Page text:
Amok Amor

Petter Eldh - Christian Lillinger - Wanja Slavin - Peter Evans

Medium: CD
Year: 2017

Availability: In stock

€14.90

Details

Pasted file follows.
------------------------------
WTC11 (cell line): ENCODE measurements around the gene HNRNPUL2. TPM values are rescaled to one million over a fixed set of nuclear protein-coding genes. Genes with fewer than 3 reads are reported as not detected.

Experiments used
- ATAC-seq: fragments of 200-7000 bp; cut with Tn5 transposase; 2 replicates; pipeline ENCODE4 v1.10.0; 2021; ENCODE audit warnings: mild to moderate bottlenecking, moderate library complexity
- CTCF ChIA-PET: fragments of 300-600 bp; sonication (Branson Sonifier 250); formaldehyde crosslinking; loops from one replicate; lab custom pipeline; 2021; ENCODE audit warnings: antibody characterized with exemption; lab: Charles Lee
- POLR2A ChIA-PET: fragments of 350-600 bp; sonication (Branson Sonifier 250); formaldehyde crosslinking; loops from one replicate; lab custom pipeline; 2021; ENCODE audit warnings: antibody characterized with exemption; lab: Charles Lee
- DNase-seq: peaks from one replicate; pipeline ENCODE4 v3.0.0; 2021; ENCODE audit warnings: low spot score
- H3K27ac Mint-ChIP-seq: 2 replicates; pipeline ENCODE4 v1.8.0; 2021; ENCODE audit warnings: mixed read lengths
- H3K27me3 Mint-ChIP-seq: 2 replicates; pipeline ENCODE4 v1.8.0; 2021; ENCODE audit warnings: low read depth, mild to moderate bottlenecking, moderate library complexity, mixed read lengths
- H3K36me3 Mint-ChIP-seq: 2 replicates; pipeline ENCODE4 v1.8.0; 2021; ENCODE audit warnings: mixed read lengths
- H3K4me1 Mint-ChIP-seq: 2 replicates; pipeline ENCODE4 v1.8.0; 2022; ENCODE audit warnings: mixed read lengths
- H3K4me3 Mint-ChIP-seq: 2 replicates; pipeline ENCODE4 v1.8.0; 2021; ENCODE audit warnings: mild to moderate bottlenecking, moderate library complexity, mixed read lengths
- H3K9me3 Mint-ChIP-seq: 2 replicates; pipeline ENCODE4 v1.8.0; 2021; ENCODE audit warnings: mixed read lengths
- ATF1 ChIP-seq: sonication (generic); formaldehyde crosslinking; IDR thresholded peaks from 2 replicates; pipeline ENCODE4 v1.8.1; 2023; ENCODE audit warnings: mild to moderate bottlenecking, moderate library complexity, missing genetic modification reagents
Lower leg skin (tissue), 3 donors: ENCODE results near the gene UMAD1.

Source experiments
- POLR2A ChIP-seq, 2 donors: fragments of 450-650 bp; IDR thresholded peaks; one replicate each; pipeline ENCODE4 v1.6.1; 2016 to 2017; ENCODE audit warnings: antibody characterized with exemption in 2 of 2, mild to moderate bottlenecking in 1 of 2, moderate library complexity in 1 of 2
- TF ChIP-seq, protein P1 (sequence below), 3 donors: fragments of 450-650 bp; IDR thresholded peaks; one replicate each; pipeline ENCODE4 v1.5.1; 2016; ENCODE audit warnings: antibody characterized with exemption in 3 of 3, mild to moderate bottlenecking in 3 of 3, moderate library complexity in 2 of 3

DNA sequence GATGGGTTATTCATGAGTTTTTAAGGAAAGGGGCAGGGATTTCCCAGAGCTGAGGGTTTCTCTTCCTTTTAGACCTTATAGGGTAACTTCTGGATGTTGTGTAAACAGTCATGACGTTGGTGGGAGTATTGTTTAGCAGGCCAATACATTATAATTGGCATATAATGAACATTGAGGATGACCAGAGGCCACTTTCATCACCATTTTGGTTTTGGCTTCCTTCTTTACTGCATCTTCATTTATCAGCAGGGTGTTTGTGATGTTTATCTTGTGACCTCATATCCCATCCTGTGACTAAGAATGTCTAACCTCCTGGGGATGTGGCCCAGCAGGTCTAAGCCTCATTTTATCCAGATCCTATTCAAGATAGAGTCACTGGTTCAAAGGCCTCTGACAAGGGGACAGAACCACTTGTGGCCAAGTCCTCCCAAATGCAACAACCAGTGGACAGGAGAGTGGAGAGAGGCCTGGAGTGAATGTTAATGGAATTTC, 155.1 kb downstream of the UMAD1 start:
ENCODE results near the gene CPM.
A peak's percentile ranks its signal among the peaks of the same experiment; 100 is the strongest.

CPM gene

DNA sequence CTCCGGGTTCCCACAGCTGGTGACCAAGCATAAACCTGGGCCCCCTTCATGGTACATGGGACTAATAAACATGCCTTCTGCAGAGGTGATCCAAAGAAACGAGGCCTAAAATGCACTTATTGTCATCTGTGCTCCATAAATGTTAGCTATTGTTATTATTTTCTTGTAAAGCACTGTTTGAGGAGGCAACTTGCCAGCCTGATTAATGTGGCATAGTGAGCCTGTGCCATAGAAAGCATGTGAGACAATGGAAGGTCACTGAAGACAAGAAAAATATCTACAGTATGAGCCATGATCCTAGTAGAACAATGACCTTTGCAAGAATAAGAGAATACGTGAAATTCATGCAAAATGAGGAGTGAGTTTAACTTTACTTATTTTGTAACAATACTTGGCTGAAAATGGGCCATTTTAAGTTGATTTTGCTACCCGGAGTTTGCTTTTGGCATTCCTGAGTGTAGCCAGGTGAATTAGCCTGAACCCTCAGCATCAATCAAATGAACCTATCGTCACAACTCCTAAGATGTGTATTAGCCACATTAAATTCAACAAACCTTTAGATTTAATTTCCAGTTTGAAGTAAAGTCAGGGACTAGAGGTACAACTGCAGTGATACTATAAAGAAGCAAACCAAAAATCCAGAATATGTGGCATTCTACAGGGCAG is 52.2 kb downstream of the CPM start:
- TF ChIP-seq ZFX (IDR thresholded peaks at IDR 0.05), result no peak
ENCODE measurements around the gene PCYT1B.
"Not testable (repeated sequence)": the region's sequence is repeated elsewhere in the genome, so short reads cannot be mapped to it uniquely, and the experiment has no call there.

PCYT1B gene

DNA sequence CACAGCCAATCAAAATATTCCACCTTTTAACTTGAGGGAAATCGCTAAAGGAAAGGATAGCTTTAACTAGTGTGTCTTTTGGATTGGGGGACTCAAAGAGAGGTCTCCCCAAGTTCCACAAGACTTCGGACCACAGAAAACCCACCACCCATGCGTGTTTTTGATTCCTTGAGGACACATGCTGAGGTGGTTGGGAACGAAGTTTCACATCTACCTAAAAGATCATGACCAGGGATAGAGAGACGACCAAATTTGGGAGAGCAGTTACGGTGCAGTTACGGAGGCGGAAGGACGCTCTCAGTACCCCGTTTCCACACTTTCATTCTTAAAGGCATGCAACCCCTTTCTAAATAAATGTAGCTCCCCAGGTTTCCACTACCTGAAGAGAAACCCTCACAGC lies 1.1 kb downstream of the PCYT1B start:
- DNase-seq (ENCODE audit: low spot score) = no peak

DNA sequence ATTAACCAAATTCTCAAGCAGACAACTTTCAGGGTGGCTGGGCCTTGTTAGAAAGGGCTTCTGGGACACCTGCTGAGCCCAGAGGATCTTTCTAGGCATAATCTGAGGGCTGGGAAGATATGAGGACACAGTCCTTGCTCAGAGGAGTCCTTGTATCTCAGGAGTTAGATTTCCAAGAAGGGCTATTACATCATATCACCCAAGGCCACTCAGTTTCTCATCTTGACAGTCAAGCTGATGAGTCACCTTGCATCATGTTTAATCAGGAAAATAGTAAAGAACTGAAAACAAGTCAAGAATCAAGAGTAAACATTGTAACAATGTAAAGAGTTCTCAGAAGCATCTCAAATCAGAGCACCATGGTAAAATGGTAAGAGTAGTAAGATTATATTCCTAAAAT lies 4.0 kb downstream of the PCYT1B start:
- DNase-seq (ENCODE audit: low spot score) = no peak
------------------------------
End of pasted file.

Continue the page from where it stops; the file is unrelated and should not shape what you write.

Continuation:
Amok Amor’s personnel may span continents, but this set of eight originals share a compelling urgency that signals a meeting of intensely focussed musical minds. Peter Eldh is a now familiar figure on the UK scene from his work with Django Bates, Marius Neset and most recently the collaboration with Kit Downes and James Maddren as trio The Enemy. The line-up on this release expands another trio, Swedish Eldh and German-based duo of drummer Christian Lillinger and saxophonist Wanja Slavin, to a quartet with the addition of New York-based trumpeter Peter Evans. The partnership of Eldh and Lillinger is a pulsating hubbub of sometimes spiky riffs and fractured rhythms, at others a surging momentum, switching at the blink of eye so that there’s a sense of the music rushing headlong, drawing breath then rushing off in another direction. The feel changes throughout from lop-sided clattery funk, to demented distorted swing, embraces a more even, time-shifting metre with a distant hint of hip-hop beats or dissolves into exploratory out of time sections. It’s a dynamic, interactive setting for the front line of sax and trumpet. Manipulieren II starts with Slavin and Evans locked in step as angular, interval leaping, spiralling lines are swept along by the collective energy. Amor offers a brief gale force blast of a free-boppish motif followed by Slavin and Evans hurling ideas back and forth before the more extended Sons of Engels-Marx progresses from another rattling, spiky theme to a collective improvisation full of howls and squeals from the sax and trumpet. Als Sozialist Geboren has a theme that could almost be a spritely folk tune before a twisting, duelling exchange between the two horns darkens the mood. The set comes to a frenetic close with the appropriately titled Amok. This debut album confirms an exciting new prospect. The nonchalance and ease with which some fairly extended, closely scripted sections are negotiated creates a sense of freedom and spontaneity. The quartet are individually dazzling, but it’s the chemistry and invention of the collective that makes this band fizz. (by Mike Collins)